Jennifer Boldt has a special place in the history of Knotwe and the Fiber Textiles Surface Design Registry. She is our first member which at the time was a beacon of light to us as we tried to hope and see that there was an audience for what Knotwe is all about.
As with each of the Fiber Textiles Surface Design Registry members, we are eager to see the wonderful work and dedication by these terrifying smart and talented artists and designers. Early on, we sent Jennifer some questions wanting to capture what helped her find us, a tiny little light on a big horizon of fiber, textiles and surface design megaliths.
Jennifer's work continues to develop and represent a fascinating frontier of technology and fibers congealing into magic.
Your work is really diving into coding, integrating electronics and in
general technology into your weavings. How did this start and what
excites you about coding and being able to build complex projects?
Jennifer: I am currently an MFA student at the Open College of the Arts in the
UK and we are continuously being pushed to try new ideas and
techniques. Some of my earlier woven works used the ones and zeros
that make up computer code in the pattern. These pieces drew on my
fascination with the human brain and how it functions and stores
memories versus how a computer functions and stores memories. Other,
newer works, were influenced by artists using artificial light and
kinetic movement in their pieces. Using these techniques meant diving
head first into programming and robotics, neither of which I had any
experience with. I also found that weaving with atypical materials,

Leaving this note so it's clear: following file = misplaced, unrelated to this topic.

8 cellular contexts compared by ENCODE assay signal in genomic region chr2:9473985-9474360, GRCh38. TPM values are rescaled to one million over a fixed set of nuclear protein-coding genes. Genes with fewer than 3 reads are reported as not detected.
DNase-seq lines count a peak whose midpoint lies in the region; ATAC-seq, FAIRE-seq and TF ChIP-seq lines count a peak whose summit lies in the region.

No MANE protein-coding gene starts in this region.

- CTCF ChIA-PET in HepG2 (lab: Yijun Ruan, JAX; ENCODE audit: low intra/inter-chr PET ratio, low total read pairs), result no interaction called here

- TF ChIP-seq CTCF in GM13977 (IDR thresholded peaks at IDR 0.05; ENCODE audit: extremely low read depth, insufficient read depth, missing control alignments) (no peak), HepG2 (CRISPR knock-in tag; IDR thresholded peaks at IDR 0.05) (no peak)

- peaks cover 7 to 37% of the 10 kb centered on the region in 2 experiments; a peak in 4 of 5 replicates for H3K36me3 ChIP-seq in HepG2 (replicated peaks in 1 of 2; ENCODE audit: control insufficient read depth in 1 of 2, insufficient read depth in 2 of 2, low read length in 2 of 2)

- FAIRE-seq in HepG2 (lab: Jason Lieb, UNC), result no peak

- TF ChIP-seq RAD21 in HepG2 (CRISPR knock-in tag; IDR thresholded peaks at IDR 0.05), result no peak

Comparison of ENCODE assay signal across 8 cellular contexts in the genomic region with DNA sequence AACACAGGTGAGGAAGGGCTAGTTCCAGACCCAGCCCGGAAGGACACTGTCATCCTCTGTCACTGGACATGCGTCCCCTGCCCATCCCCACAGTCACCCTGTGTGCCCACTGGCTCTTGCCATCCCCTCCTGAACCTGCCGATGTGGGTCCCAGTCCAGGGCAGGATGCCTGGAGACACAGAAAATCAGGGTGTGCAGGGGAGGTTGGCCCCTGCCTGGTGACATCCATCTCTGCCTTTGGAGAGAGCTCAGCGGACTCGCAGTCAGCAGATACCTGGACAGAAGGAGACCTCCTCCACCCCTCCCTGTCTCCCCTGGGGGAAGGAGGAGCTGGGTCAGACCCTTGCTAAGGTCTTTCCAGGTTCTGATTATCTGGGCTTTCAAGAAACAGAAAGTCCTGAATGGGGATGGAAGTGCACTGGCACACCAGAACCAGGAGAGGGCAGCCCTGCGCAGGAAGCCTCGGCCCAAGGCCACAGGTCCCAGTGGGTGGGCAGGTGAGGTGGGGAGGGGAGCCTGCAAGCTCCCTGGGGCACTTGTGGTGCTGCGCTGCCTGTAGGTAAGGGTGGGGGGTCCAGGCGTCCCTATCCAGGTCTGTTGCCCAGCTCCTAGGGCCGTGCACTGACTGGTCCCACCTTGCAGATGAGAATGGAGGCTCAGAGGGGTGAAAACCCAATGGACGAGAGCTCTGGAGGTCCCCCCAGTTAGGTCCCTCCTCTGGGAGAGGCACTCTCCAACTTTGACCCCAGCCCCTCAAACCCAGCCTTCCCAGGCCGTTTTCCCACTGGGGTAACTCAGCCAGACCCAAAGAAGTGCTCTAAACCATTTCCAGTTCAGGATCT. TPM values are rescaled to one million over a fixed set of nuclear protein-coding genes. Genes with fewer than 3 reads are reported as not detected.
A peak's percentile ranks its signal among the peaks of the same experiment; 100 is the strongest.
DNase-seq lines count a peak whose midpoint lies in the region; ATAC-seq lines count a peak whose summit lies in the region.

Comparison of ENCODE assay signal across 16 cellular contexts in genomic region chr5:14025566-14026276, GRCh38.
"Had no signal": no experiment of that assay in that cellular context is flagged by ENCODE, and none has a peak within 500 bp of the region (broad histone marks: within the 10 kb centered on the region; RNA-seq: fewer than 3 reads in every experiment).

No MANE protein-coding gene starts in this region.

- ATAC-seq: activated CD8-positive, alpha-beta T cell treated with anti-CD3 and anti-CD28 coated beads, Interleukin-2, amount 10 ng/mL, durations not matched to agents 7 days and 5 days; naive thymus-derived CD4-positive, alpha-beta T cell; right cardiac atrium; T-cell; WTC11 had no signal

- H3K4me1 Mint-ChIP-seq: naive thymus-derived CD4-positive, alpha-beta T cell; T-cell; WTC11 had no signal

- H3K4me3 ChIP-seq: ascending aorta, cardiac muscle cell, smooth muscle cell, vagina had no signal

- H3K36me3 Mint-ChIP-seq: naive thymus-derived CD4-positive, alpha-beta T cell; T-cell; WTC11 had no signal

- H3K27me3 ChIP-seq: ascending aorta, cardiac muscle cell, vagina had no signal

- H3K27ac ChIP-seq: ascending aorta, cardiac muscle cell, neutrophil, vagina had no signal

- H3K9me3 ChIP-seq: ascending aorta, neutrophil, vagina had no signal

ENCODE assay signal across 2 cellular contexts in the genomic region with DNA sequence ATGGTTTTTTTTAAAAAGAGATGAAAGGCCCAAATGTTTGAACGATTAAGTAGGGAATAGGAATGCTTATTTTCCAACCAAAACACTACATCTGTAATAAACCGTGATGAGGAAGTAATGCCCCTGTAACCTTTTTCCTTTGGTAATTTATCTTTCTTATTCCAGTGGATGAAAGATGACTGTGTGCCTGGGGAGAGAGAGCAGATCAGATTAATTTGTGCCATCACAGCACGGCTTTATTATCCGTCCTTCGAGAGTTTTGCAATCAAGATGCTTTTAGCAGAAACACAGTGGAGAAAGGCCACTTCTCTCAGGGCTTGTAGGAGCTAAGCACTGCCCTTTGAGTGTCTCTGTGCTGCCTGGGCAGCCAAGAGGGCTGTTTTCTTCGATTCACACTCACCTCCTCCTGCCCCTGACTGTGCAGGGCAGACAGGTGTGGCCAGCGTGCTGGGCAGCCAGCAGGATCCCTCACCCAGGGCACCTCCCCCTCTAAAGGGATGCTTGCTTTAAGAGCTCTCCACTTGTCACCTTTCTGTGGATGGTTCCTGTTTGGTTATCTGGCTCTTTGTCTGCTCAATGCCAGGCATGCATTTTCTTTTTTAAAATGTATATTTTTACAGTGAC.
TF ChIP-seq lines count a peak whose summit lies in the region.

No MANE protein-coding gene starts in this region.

such as monofilament and fiber optics, presented new and exciting
challenges in my work.
Your weavings are beautiful and the way you are investigating
materials to incorporate with your work is clearly very important to
the work. How do you keep you investigation of materials moving
forward in your studio practice?
Jennifer: Thank you. Most materials I work with started out as experiments ---
if it looked string/thread-like, then it was fair game to try to weave
with. Monofilament was an easy one, my dad is a fisherman and soon
after learning how to weave, I wanted to try to make pieces with that
material. Other materials are chosen out of curiosity, what if I add
light to this, then I would need fiber optics...how would that weave
Tell us about your current exploratory project that you have been
covering on your blog.
Jennifer: The ‘exploratory project’ was something I was working on for my MFA.
The premise was to experiment with an emphasis on risk taking. Trying
methods that guaranteed success were discouraged. I decided to work
more in sculptural forms (playing with canvas cloth first) and then
moving to woven monofilament so the work would be transparent and
allow for light to pass through. I also decided to embrace my inner
geek and work with robotics for the first time in my life. I wanted
to create sculptures that embraced my love for artificial light and
kinetic movement. I found a tutorial online for building very simple
robotic parts and ordered the parts needed to try and make them work.
Did I mention I had never worked with robotics or computer programming
before? It took several rounds of ‘troubleshooting,’ but I finally
was able to make my pieces work! Hopefully this will be a successful
new direction for my work.
What attracted you to sign-up for Fiber Textiles Surface Design Registry Membership?
Jennifer: I discovered Knotwe and started making it a regular in my daily group
of websites. I enjoy that I can find out about new artists,
opportunities, books, and events all in one place. I am also a sucker
for goofy pictures of shorn alpaca. The membership aspect sounded
like a great opportunity to help others and be helped by others with a
similar love for all things fiber!
Check out some of Jennifer's latest work and her website: jenniferboldt.com